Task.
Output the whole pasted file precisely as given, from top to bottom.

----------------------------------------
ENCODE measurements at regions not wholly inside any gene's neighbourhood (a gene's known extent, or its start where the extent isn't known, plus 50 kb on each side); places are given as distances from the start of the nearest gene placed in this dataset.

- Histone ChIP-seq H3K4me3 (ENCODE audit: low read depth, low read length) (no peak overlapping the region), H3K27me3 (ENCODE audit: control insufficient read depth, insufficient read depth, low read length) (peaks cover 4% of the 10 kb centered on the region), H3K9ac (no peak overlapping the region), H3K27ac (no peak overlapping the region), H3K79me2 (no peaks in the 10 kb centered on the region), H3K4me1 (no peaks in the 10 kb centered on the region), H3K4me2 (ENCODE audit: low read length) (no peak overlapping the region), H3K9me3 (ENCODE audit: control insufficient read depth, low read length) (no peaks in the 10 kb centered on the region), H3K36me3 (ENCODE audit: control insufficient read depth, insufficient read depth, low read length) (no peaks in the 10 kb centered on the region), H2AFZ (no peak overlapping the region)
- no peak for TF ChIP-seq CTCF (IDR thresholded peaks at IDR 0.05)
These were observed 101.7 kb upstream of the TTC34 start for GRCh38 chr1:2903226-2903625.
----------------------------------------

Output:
ENCODE measurements at regions not wholly inside any gene's neighbourhood (a gene's known extent, or its start where the extent isn't known, plus 50 kb on each side); places are given as distances from the start of the nearest gene placed in this dataset.

- Histone ChIP-seq H3K4me3 (ENCODE audit: low read depth, low read length) (no peak overlapping the region), H3K27me3 (ENCODE audit: control insufficient read depth, insufficient read depth, low read length) (peaks cover 4% of the 10 kb centered on the region), H3K9ac (no peak overlapping the region), H3K27ac (no peak overlapping the region), H3K79me2 (no peaks in the 10 kb centered on the region), H3K4me1 (no peaks in the 10 kb centered on the region), H3K4me2 (ENCODE audit: low read length) (no peak overlapping the region), H3K9me3 (ENCODE audit: control insufficient read depth, low read length) (no peaks in the 10 kb centered on the region), H3K36me3 (ENCODE audit: control insufficient read depth, insufficient read depth, low read length) (no peaks in the 10 kb centered on the region), H2AFZ (no peak overlapping the region)
- no peak for TF ChIP-seq CTCF (IDR thresholded peaks at IDR 0.05)
These were observed 101.7 kb upstream of the TTC34 start for GRCh38 chr1:2903226-2903625.